Each week this season, TravelGolf.com is highlighting a key college football matchup and looking at the golf around the home team's campus. This Saturday, top-ranked Alabama and LSU meet in Death Valley. Bring your clubs and check out the golf courses in Baton Rouge and the surrounding area, including LSU's course, Carter Plantation, Bluffs Country Club, Santa Maria Golf Club and more.
BATON ROUGE, La. - Tiger Stadium in Baton Rouge, better known as Death Valley, may be the site of the only spontaneous, man-made earthquake in history.
In 1988, the LSU crowd reaction at the end of a heart-stopping 7-6 win over Auburn registered as an earthquake on a seismograph in LSU's nearby science building.
You want earth-shaking, ear drum-breaking, cover-your-ears-and-cringe loud, go to a Tiger football game in Death Valley.
"It's like being inside a drum," famed Alabama Football Coach Bear Bryant once said.
It's generally acknowledged as the most hostile environment in the country for a visiting college football team.
Except for Alabama, which has a winning record in Death Valley.
LSU-Alabama doesn't have the murderous hostility of some of the SEC border-war rivalries, like Florida-Georgia or Auburn-Alabama, it's just two of the most successful programs in the country going at each other. Year after year.
Alabama has the Bear, Joe Namath, Kenny "Snake" Stabler, six national championships - 'Bama claims 12 - and 21 SEC titles.
LSU, currently ranked 15th, has Billy Cannon, four national championships - including 2007 - and 10 SEC championships.
This weekend, Tiger Stadium, which holds more than 92,000 fans, will become the sixth largest city in Louisiana.
Don't worry if you can't watch on TV. You'll hear it.
If you 'Bama fans are going to roll, Tide, roll all the way to Baton Rouge, you might want to consider stopping along the Audubon Golf Trail.
You're entitled to a small sneer, since the Louisiana golf trail is a watered-down version of the highly successful Robert Trent Jones Trail in Alabama, but be aware there are some good Audubon courses near Baton Rouge and on the way as you approach from the east.
• The Carter Plantation, near the historic town of Springfield, is about 30 miles from Baton Rouge. It was designed by native son David Toms and Glenn Hickey, who just started cutting and whacking without the inconvenience of a blueprint or anything so formally restrictive.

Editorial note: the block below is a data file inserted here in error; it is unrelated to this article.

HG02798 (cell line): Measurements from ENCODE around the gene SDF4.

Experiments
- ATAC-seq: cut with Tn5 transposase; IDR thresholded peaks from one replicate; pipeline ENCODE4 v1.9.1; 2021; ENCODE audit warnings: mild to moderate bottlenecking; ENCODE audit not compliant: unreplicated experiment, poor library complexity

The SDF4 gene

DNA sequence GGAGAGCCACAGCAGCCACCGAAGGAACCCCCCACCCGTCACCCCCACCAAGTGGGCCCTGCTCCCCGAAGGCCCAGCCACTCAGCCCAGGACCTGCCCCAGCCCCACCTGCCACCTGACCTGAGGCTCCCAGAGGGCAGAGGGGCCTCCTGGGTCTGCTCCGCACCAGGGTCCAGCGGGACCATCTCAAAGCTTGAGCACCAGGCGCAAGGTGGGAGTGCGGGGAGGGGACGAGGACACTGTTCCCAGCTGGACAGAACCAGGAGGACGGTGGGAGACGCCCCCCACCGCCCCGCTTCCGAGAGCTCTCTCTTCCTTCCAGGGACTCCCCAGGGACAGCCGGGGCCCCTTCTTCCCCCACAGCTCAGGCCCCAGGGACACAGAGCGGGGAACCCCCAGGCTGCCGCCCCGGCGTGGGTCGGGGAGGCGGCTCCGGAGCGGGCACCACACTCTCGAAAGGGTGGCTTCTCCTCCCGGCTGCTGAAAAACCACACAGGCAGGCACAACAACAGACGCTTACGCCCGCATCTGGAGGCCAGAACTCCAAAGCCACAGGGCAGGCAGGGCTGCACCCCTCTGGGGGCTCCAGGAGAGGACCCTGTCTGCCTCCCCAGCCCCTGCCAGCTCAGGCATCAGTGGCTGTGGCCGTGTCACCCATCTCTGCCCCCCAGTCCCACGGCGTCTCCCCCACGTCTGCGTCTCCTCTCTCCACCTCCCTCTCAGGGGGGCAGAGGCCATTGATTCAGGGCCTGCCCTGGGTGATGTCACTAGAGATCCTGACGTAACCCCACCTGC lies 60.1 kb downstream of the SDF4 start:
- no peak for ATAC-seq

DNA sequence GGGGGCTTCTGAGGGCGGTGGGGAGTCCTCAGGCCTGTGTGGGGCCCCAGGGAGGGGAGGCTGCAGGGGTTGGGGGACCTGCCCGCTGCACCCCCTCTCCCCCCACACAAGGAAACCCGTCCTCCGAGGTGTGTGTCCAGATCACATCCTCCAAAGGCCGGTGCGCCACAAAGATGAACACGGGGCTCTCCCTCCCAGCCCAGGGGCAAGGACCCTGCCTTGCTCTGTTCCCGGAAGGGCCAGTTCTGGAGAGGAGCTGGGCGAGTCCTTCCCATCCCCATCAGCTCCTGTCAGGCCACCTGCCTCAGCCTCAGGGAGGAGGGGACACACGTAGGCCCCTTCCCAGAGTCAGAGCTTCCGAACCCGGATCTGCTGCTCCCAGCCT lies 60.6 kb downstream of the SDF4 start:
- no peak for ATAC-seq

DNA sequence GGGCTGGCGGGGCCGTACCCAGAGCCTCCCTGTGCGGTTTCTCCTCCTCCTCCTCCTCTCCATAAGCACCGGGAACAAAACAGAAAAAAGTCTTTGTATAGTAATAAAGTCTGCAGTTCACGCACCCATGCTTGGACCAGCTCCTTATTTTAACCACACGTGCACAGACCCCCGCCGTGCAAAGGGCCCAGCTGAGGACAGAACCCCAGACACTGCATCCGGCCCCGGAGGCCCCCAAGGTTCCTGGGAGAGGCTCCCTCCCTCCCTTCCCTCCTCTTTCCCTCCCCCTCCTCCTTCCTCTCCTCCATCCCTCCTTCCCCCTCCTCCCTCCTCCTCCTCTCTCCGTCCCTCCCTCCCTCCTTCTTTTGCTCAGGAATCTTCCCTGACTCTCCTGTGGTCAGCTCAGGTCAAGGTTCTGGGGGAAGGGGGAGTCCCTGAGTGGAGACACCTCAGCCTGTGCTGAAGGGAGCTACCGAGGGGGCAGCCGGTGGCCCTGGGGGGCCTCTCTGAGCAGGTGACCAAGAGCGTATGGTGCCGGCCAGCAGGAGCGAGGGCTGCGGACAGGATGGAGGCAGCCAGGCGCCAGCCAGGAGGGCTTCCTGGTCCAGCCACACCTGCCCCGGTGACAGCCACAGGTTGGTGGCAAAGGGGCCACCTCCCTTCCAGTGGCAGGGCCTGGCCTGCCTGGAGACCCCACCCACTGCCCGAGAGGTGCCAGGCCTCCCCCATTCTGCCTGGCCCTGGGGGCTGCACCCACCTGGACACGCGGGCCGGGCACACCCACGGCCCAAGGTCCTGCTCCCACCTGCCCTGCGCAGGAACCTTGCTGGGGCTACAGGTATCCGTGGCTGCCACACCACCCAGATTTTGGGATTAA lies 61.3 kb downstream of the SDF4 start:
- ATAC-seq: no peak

Toms and Hickey moved more than 600,000 cubic yards of Louisiana soil to get the elevation changes they wanted. It's an excellent course, deserving of all the awards various golf magazines have bestowed upon it.
Carter Plantation is no resort pushover. It's officially listed at 7,049 yards, but they've added about 200 yards, and the slope comes in at a healthy 140 from the back tees.
Carter Plantation is a daily-fee facility, with green fees in the $75-$95 range.
It has the quality stamp of the PGA Tour's TPC collection, which means beautiful facilities, a big budget, excellent service and careful attention to detail.
And, of course, it has the usual concoction of Pete Dye design eccentricities that both infuriates and compels golfers from the professional to the duffer level.
In the TPC Louisiana's case, that means sand and plenty of it. So much sand, in fact, you might think King Abdullah was a consultant instead of Steve Elkington and Louisiana native Kelly Gibson.
The golf course stretches out to a whopping 7,520 yards, but that's only for the pros. The Dye tees are a touch over 7,000 yards, and there are three other sets of tees to choose from.
The greens, none of which measure more than 5,000 feet, are always in good shape, according to locals. Green fees reflect that, ranging from $50-$160 depending on the season and residency status.
• Tide fans, once they get in town, may want to take a divot out of the LSU Golf Course. It had a major overhaul in 1998: 11 new holes were built, and a nine-hole, lighted chipping course was installed. In fact, the school relocated the whole shebang across the street to make room for a new clubhouse and driving range.
• The Bluffs Country Club is an Arnold Palmer design, a well-regarded layout that has won an impressive collection of awards, including being ranked No. 2 in the state by Golf Digest. Women particularly enjoy this course.
• If munis are more your style, Baton Rouge has a handful, the best of which is probably Santa Maria Golf Club. Others are Webb Park Golf Course, City Park Golf Course (nine holes) and Howell Park Golf Course.
Baton Rouge is a far cry from the sumptuous, exotic collection of eateries in New Orleans, but the city does have some good ones.
Chimes Restaurant and Tap Room (www.thechimes.com) serves alligator - marinated and fried or blackened - and it has a good selection of beer and a nice Sunday brunch.
Juban's (www.jubans.com) is a fancy, Creole restaurant with dishes like Veau Foie, sautéed liver medallions with applewood smoked bacon and caramelized onions set over grits cakes.
Louisiana Lagniappe (www.louisianalagniapperestaurant.com) has fresh seafood and prime steak. Try the jumbo Gulf shrimp or oysters lagniappe, baked in their shell with jumbo lump crab meat.
For burgers, cheap seafood and Po' Boys, try George's II (225-343-2363).
Any nightlife comparisons with New Orleans will undoubtedly suffer, but there are some places to get primed for the game.
Churchhill's (www.churchillsbatonrouge.com) serves fine wine and scotch and has what is generally acknowledged as a fine cigar lounge. The bar gets high marks for a very knowledgeable staff.
The Fox and Hound English Pub & Grille (www.fhrg.com) is a good beer pub, and the Spanish Moon (www.thespanishmoon.com) has an excellent and eclectic collection of live music, drink specials and an upstairs bar.
November 3, 2008